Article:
10. Ratification can lead to greater international support for needed domestic reforms in relevant sectors.

Download the infographic on 10 good reasons to ratify UNCAT here.

When to ratify UNCAT?

Ratifying or acceding to UNCAT is possible at any time. It is not a requirement to be fully compliant with the provisions of the Convention prior to ratifying it. However, it is important to prepare steps that will be taken towards compliance upon ratification. These steps generally include: 

  • internal consultations with a wide range of stakeholders
  • identifying existing legislation, policies and practices related to torture and ill-treatment
  • identifying strengths, gaps and areas for improvement

With this objective in mind, CTI offers in-country seminars helping States raise awareness about UNCAT among public officials and other relevant stakeholders and better understand the obligations and benefits that it will bring to a country. Such seminars can include sessions on brainstorming about priorities and preparing a roadmap for implementation.

Photo: Participants in a CTI technical roundtable on UNCAT in the Bahamas to assist the Government as it prepared to ratify UNCAT, October 2017

Opportunities to ratify!

UN treaty event in New York

Every year the UN Secretary General invites UN Member States to sign, ratify or accede to international treaties at a special event in New York. Taking advantage of the presence at the UN General Assembly (UNGA) of Heads of State or Government, Ministers of Foreign Affairs, or other authorised representatives, the Treaty Event takes place during the General Assembly’s General Debate. Ratifying during this special event generates media interest and can be a rallying point for showing public commitment to the fight against torture. CTI monitors deposits and is available to assist delegations while in New York through our Core States.

Read about the annual treaty event here.

Committing to ratify at the UPR

Calling on States to ratify UNCAT and improve their implementation on torture-related themes consistently come top of the recommendations made in the UN’s peer-review exercise, known as the Universal Periodic Review (UPR). Pre-empting these recommendations by taking proactive steps to deliberate on ratifying the Convention, undertaking educational seminars or technical visits by CTI or other partners, and/or signing or depositing the instrument of ratification/accession ahead of the review, is a sure way to show commitment to this issue and simultaneously receive praise for doing so. 

Learn more about the UPR here.

Candidacy for the Human Rights Council or other positions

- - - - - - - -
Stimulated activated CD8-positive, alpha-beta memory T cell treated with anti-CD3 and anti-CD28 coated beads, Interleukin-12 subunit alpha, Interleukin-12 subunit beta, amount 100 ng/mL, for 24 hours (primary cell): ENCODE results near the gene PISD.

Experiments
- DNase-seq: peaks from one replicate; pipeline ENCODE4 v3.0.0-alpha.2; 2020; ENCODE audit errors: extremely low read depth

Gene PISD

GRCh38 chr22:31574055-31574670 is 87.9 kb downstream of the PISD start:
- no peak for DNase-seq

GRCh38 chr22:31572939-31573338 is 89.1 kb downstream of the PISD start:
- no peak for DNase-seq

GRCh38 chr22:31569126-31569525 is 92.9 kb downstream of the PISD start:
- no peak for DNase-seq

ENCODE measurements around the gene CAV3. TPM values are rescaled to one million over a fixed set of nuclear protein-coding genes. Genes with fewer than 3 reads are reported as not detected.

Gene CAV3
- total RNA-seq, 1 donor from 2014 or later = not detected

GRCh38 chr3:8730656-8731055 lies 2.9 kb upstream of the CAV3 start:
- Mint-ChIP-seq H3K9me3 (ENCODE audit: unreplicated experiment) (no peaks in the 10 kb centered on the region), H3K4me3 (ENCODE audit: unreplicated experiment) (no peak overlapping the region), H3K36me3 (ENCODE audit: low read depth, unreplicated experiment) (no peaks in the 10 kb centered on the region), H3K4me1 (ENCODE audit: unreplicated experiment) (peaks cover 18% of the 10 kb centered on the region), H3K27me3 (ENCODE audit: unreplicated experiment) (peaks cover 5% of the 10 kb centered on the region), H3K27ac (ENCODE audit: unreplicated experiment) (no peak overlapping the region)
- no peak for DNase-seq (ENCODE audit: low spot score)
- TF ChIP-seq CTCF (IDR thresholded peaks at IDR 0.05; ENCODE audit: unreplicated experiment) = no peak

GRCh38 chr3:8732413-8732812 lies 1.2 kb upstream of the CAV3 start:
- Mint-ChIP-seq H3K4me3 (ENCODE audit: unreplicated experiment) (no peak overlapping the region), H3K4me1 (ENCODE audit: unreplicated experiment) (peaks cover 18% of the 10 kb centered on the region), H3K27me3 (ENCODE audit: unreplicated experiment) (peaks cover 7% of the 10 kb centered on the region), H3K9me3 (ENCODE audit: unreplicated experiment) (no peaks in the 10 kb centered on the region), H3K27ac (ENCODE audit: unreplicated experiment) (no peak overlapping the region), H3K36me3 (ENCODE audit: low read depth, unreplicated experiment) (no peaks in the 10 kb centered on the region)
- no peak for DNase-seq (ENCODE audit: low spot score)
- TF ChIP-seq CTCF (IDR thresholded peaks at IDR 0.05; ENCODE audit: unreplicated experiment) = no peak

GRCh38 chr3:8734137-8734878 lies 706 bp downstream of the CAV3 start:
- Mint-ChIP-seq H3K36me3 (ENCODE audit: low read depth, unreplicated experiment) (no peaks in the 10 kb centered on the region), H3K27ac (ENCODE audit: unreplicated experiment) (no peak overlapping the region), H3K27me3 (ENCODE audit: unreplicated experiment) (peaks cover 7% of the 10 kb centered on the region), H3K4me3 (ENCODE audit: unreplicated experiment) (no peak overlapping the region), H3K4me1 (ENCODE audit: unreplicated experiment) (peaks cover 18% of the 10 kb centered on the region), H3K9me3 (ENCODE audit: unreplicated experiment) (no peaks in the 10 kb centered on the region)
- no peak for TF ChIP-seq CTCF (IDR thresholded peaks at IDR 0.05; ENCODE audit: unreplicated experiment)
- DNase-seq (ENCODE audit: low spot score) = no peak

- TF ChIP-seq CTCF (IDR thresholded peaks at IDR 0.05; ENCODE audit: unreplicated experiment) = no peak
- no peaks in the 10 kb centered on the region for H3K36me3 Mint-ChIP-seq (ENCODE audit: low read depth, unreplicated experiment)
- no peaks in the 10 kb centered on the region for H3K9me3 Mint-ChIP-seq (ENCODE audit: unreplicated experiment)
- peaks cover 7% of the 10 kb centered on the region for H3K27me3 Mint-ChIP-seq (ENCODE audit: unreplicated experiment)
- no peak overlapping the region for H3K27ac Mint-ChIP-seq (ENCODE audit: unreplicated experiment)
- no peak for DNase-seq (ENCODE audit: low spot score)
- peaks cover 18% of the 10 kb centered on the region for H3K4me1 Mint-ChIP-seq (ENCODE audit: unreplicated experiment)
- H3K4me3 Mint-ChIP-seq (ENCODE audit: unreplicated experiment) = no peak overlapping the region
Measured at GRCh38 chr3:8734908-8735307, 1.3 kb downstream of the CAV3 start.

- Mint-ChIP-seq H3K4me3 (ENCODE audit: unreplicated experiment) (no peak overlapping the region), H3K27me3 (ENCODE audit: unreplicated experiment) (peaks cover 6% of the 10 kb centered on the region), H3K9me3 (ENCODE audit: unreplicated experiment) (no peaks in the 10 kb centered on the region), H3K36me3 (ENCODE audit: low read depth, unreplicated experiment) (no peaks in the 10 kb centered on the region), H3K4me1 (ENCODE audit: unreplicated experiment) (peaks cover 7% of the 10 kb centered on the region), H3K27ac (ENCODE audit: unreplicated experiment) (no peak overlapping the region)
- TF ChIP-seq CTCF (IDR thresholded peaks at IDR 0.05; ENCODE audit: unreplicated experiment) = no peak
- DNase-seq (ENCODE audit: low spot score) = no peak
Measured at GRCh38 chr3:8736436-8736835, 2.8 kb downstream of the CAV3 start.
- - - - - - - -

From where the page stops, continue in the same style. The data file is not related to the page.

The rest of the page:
Committing to ratify human rights treaties has been part of the candidacy of a number of States vying for seats on the UN Human Rights Council.

How to ratify UNCAT?

A toolkit for taking executive action on ratifying the Convention

All you need to know about the process of ratification/accession to UNCAT is made available in this free CTI UNCAT Ratification Toolkit.

Read about how States prepare to become parties to UNCAT.

This toolkit compiles critical information on the procedures and matters to consider before and upon UNCAT ratification/accession.

It is intended for State officials to be fully aware of why, when and how to sign, ratify or accede to UNCAT, and includes several annexes offering complementary materials which offer answers to the most common questions raised by States.

The full toolkit is available here.

Some of the annexes can be accessed separately here :

1. When to ratify UNCAT and OPCAT?

2. Ratification, Accession, Reservations and Declarations to UNCAT

3. Templates for Ratification, Accession, Reservations and Declarations to UNCAT

4. Initial reports to the Committee against Torture – General Guidelines

5. Checklist – Compiled list of elements for anti-torture legislation

6. Work of the Committee against Torture

7. Difference between anti-torture mandate holders

If you can’t find what you’re looking for in the toolkit, CTI can provide tailored advice on how to ratify or accede to UNCAT, including answering questions regarding reservations, declarations and other procedural matters. Don’t hesitate to contact our Advice Hub at advicehub@cti2024.org

Need Advice?

The CTI’s expert team provides one-on-one technical advice to governments and national institutions responding confidentially to technical queries on a wide range of issues.